Featured Research

from universities, journals, and other organizations

Rare fungus kills endangered rattlesnakes in southern Illinois

Date:
February 21, 2012
Source:
University of Illinois at Urbana-Champaign
Summary:
A small population of rattlesnakes that already is in decline in southern Illinois faces a new and unexpected threat in the form of a fungus rarely seen in the wild, researchers report. The finding matches reports of rattlesnake deaths in the northeast United States.

The eastern massasauga rattlesnake normally spends spring in shallow wetlands and summer in drier upland areas.
Credit: Photo courtesy Matthew Allender

A small population of rattlesnakes that already is in decline in southern Illinois faces a new and unexpected threat in the form of a fungus rarely seen in the wild, researchers report.

The eastern massasauga rattlesnake (Sistrurus catenatus catenatus), a candidate for protection under the federal Endangered Species Act, suffers from habitat loss and environmental stresses wherever it is found, said University of Illinois comparative biosciences visiting instructor and wildlife veterinarian Matthew Allender, who led the health investigation. Long-term population studies of the snake -- in Illinois and elsewhere -- had never turned up evidence of debilitating fungal infections. But in 2008, biologists studying the snake reported to Allender that they had found three sick snakes in a park in southern Illinois, all with disfiguring lesions on their heads. The snakes died within three weeks of their discovery. A fourth snake with a similar syndrome was discovered in the same park in the spring of 2010.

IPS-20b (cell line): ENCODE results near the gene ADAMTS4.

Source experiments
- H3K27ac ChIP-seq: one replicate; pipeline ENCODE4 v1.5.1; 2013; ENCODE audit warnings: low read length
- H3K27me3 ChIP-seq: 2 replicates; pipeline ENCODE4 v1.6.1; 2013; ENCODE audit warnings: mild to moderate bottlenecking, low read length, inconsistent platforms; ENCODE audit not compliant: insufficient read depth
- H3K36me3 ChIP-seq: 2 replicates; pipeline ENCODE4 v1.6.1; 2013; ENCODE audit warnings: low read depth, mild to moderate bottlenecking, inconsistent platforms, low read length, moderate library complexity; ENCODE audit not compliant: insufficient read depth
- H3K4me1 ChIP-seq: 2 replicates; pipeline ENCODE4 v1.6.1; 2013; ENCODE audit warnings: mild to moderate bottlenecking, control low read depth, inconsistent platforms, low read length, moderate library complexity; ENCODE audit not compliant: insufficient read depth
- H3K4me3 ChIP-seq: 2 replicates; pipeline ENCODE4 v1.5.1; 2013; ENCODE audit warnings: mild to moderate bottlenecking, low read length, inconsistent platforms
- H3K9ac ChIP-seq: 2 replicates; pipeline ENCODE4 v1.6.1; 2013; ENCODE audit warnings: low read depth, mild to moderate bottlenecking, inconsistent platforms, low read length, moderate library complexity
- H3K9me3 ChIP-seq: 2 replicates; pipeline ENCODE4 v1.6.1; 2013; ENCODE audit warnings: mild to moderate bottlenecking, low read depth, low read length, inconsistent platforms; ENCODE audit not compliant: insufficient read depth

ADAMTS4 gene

Allender conducted necropsies on the snakes and identified the pathogen that had killed them: C hrysosporium, a fungus that plagues portions of the pet reptile industry but is not normally seen in the wild, he said.

"Chrysosporium causes disease in bearded dragons and in other snakes and it's a bad bug," Allender said. "We see it in captive animals worldwide, but we don't typically find it in free-ranging animals."

Chrysosporium also is emerging as a dangerous infection in humans with weakened immune systems, he said.

Shortly after he first presented his findings at a meeting of the Fish and Wildlife Service, Allender heard from other biologists about similar infections in snakes in the northeast United States.